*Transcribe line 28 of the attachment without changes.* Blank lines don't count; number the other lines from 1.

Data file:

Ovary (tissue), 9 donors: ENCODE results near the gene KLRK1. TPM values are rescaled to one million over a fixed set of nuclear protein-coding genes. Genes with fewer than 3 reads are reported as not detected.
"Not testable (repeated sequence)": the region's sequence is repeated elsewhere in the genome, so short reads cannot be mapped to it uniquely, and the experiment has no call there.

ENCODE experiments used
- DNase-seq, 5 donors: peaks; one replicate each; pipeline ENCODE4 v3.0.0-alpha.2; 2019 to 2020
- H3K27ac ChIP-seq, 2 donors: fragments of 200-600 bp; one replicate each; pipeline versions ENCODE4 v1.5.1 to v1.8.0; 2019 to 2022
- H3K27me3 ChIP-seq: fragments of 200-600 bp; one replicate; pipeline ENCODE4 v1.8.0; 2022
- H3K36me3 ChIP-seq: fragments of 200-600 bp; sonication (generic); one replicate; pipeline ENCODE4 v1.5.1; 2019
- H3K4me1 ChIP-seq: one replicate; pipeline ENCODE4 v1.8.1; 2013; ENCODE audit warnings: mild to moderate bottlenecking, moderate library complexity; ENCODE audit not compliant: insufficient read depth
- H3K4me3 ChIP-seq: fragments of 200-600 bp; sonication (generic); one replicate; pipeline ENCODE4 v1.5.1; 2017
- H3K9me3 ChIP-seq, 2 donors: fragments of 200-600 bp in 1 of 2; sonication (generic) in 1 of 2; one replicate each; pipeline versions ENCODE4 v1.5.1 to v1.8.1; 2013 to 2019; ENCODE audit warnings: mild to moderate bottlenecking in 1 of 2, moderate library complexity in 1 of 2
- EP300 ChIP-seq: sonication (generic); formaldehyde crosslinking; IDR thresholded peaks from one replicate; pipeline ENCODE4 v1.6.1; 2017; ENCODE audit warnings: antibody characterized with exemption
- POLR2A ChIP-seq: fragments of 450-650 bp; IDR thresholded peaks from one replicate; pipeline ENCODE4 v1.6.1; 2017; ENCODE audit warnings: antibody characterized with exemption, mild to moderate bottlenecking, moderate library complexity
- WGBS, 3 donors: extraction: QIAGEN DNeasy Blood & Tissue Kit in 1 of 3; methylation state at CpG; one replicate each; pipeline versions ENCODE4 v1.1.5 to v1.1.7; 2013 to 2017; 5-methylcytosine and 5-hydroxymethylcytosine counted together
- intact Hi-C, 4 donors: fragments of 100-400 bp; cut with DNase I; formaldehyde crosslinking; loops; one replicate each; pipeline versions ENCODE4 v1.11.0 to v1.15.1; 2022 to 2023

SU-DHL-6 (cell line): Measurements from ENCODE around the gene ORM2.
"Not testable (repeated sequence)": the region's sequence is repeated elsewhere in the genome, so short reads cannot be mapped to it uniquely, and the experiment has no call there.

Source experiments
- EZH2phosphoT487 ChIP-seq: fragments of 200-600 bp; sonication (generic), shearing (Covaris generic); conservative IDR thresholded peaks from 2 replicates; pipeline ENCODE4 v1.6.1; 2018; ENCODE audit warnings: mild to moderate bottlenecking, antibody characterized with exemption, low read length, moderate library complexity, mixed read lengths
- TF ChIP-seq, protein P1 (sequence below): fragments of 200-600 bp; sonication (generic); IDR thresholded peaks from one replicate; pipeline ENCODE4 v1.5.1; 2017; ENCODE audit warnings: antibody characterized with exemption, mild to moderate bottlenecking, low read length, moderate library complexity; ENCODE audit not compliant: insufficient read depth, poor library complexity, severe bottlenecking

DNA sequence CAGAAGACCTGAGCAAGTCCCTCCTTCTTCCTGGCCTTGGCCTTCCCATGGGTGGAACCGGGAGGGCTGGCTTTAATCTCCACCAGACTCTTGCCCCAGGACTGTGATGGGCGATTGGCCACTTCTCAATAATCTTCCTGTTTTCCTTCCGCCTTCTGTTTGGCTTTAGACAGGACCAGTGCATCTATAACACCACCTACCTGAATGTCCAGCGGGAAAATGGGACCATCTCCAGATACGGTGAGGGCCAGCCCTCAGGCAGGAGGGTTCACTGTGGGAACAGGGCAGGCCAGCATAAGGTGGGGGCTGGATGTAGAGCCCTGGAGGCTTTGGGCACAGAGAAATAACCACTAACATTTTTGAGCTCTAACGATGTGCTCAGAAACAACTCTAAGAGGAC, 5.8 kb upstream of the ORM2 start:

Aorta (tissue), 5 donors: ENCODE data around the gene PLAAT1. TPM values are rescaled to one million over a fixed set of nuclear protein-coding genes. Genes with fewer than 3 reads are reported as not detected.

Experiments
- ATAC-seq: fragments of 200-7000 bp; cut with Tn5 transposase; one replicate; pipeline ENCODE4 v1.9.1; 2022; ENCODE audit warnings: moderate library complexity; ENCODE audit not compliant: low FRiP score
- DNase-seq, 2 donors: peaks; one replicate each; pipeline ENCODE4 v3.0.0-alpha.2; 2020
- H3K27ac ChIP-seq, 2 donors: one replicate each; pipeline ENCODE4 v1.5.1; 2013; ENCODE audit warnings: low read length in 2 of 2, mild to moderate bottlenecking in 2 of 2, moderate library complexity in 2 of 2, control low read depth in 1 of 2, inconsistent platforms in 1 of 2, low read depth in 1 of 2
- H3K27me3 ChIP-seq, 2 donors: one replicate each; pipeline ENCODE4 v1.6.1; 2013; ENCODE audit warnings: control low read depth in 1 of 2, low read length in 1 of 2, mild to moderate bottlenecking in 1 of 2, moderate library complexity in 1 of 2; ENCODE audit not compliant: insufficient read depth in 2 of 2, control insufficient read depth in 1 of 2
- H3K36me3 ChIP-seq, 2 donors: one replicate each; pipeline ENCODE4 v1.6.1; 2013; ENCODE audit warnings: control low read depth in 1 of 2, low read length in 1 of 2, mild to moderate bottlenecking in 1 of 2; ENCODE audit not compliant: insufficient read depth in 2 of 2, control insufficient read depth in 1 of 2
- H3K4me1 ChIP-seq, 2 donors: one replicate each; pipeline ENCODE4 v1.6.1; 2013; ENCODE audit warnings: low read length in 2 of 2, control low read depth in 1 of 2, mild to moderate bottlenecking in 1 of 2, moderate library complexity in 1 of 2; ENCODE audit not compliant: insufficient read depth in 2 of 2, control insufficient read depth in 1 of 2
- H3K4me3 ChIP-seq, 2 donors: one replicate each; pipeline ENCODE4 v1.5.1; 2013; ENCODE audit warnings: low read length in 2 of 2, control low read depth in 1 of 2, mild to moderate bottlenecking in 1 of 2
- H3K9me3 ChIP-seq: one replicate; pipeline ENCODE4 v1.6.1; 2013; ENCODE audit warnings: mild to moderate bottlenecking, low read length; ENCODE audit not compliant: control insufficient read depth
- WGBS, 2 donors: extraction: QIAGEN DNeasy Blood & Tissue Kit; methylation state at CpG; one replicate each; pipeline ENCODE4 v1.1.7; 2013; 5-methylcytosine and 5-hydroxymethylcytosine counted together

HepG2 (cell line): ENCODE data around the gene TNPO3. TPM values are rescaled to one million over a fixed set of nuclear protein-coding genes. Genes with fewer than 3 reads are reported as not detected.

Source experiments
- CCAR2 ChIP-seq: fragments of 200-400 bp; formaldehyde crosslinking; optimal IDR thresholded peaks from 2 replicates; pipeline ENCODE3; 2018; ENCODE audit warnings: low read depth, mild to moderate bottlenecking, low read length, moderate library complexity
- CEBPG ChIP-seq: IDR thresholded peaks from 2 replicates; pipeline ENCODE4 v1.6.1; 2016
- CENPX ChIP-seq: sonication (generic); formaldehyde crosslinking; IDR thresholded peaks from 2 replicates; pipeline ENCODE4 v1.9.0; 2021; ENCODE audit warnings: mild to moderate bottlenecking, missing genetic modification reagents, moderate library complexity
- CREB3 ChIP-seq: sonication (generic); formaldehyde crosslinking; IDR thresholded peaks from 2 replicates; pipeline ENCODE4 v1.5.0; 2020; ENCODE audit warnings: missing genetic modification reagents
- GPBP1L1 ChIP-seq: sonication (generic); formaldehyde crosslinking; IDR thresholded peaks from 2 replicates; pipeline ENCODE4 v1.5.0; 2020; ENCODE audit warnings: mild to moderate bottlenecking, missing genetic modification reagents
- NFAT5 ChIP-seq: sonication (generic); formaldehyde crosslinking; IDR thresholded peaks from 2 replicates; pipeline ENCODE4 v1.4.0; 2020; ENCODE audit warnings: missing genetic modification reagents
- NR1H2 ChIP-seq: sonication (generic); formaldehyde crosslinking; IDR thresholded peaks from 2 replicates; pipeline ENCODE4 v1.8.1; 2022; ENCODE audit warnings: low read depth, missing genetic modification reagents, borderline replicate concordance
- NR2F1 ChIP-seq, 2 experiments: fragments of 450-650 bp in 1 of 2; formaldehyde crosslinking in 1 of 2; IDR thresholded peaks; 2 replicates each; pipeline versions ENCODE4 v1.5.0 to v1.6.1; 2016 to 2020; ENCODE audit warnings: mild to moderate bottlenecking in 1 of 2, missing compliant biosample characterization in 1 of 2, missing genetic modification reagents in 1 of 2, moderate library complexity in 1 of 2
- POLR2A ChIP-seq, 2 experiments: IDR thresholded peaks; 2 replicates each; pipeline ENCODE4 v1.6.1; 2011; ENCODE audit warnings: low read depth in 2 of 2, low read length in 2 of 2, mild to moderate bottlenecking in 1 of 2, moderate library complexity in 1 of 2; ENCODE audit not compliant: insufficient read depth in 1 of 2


- H3K4me1 ChIP-seq, 2 donors: one replicate each; pipeline ENCODE4 v1.6.1; 2013; ENCODE audit warnings: low read length in 2 of 2, control low read depth in 1 of 2, mild to moderate bottlenecking in 1 of 2, moderate library complexity in 1 of 2; ENCODE audit not compliant: insufficient read depth in 2 of 2, control insufficient read depth in 1 of 2